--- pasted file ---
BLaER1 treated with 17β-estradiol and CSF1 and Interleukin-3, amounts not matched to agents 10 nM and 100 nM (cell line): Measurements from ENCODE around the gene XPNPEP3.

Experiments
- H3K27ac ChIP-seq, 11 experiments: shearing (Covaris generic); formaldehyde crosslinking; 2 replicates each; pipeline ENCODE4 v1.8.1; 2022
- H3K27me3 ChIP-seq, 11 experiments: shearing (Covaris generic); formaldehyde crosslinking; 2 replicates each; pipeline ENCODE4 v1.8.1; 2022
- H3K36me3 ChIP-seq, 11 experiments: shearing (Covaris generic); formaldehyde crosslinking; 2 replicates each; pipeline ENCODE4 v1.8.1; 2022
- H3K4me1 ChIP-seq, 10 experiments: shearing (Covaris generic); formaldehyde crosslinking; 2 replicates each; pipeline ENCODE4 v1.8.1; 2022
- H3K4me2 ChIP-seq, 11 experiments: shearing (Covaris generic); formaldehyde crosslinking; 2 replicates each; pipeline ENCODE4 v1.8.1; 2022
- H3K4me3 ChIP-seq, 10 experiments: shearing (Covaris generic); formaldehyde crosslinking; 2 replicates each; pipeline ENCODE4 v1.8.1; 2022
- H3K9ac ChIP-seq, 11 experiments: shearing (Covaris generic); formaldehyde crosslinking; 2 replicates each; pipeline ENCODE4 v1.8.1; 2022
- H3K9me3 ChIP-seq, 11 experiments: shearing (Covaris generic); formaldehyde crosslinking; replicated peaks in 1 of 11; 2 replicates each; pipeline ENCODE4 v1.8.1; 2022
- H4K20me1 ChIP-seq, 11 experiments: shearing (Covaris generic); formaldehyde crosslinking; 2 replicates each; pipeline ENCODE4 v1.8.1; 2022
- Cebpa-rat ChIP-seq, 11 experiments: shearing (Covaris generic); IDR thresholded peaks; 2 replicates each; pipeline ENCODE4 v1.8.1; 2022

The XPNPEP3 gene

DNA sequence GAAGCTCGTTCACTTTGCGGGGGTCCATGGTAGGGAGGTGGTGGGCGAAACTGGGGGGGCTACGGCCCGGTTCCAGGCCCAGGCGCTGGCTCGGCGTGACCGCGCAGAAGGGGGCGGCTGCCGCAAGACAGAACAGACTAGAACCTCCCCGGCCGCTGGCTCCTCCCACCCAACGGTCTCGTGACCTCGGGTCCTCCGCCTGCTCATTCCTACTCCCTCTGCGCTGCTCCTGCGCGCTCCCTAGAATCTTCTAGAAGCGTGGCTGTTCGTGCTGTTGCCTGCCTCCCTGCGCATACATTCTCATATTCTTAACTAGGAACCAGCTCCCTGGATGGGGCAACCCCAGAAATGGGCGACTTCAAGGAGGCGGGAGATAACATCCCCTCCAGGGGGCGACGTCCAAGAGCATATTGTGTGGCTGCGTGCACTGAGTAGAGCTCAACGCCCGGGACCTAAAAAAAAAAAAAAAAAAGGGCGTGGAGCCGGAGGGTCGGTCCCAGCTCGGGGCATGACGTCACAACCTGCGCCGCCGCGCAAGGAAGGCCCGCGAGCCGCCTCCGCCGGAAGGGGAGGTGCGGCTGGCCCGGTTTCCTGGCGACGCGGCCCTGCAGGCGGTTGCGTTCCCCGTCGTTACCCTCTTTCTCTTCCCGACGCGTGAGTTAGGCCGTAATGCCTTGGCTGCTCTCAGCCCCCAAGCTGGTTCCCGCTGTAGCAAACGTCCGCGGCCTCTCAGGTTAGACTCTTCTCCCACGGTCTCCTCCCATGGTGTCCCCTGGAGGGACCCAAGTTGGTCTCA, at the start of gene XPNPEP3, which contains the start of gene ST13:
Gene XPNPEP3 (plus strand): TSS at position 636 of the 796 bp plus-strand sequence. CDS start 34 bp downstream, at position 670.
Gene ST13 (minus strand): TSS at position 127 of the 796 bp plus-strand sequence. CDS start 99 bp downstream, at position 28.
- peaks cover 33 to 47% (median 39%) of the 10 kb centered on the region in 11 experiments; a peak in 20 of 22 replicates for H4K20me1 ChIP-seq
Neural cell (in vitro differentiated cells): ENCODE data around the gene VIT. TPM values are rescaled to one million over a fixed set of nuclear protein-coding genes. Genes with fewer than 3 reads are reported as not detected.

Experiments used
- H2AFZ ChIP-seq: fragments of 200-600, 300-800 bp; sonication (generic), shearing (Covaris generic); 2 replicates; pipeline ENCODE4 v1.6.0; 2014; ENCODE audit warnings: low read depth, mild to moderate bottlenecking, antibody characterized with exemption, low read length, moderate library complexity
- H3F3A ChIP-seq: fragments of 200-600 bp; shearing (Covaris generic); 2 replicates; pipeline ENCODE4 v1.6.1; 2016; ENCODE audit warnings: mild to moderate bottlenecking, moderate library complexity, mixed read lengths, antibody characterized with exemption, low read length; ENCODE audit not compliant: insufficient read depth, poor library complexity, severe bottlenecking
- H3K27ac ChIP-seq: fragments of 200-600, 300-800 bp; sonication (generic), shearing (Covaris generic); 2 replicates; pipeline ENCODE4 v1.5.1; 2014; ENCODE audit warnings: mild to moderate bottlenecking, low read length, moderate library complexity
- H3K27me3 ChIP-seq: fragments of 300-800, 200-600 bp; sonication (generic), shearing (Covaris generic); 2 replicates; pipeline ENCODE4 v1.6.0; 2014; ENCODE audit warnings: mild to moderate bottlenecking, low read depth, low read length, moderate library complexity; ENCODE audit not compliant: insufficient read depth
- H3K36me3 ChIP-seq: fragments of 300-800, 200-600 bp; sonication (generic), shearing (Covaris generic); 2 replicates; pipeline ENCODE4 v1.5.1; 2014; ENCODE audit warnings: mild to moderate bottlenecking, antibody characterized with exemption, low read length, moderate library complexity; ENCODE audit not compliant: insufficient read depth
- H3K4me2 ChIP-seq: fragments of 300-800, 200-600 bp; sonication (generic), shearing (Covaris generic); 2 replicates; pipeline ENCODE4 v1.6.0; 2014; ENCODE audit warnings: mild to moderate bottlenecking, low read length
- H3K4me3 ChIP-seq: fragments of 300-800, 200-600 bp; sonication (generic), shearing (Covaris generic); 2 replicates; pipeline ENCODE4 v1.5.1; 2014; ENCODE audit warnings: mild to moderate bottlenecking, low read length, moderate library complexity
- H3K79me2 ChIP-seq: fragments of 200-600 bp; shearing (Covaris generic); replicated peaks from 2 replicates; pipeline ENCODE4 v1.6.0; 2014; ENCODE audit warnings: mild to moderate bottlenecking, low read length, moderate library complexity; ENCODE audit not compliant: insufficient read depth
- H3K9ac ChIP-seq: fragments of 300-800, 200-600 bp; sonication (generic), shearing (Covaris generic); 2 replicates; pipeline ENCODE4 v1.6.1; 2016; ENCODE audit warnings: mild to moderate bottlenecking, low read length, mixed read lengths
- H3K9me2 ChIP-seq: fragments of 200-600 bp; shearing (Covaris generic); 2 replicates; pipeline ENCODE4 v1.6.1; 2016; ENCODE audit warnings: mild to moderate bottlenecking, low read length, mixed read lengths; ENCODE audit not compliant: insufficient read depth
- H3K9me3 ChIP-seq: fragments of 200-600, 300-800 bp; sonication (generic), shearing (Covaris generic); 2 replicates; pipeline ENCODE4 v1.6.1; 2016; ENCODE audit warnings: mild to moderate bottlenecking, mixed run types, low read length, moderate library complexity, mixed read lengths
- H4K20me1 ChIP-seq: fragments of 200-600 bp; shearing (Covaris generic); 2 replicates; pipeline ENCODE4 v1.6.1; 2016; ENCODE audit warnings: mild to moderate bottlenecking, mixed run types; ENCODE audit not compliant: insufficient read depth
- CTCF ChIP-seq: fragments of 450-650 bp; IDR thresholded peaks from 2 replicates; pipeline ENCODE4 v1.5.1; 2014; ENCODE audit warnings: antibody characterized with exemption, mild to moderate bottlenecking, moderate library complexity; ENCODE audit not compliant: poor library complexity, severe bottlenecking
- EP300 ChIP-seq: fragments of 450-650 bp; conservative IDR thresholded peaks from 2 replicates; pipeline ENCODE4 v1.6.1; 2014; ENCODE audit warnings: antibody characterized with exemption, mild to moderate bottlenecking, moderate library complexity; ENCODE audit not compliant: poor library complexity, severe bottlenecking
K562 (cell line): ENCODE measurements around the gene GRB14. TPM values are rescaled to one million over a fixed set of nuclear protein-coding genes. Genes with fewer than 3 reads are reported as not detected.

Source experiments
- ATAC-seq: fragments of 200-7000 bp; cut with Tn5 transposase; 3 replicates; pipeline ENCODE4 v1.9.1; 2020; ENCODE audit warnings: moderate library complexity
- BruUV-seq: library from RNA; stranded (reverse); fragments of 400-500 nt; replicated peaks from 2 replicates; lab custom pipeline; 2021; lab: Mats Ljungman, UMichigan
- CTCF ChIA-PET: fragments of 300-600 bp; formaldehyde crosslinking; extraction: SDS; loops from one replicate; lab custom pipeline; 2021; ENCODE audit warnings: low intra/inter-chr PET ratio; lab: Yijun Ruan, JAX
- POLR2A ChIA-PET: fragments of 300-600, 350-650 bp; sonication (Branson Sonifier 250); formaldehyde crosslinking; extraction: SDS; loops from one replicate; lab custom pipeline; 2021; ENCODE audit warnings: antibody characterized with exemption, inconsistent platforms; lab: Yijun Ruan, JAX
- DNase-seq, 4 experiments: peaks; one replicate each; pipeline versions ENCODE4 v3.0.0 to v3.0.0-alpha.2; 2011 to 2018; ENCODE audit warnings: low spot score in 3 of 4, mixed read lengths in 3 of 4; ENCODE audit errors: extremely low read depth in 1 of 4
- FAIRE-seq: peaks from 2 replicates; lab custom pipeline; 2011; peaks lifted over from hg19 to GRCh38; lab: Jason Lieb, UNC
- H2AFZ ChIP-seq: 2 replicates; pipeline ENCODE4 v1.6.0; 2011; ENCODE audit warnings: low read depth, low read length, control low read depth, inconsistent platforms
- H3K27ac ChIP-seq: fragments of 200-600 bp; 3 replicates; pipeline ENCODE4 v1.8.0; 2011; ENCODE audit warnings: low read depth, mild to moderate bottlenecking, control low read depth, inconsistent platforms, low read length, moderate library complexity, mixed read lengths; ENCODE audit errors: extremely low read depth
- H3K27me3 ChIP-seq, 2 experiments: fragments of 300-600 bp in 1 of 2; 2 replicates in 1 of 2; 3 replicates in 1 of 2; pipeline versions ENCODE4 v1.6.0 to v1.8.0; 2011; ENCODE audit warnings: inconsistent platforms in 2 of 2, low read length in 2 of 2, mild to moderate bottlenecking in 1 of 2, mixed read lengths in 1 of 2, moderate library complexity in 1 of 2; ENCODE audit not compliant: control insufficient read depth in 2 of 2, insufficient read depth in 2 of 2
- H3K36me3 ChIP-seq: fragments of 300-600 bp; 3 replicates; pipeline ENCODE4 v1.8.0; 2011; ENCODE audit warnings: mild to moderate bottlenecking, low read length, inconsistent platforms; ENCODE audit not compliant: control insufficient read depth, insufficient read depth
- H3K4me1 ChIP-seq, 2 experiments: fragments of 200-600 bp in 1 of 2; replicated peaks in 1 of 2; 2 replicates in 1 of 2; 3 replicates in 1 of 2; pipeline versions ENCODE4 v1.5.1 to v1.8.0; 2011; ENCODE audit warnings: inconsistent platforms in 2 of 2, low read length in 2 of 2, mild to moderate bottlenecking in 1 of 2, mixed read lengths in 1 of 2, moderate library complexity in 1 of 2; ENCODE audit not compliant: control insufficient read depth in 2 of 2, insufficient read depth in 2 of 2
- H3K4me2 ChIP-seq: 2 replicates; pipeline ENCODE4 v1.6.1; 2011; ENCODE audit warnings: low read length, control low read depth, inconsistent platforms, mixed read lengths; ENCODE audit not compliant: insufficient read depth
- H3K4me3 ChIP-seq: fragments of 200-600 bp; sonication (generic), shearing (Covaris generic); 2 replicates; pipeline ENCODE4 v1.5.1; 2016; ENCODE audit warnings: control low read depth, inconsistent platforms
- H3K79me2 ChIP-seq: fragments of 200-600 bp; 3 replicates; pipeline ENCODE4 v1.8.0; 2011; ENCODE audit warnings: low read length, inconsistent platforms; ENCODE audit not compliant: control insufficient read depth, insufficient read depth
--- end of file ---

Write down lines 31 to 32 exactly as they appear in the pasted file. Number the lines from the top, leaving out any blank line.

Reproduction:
- H4K20me1 ChIP-seq: fragments of 200-600 bp; shearing (Covaris generic); 2 replicates; pipeline ENCODE4 v1.6.1; 2016; ENCODE audit warnings: mild to moderate bottlenecking, mixed run types; ENCODE audit not compliant: insufficient read depth
- CTCF ChIP-seq: fragments of 450-650 bp; IDR thresholded peaks from 2 replicates; pipeline ENCODE4 v1.5.1; 2014; ENCODE audit warnings: antibody characterized with exemption, mild to moderate bottlenecking, moderate library complexity; ENCODE audit not compliant: poor library complexity, severe bottlenecking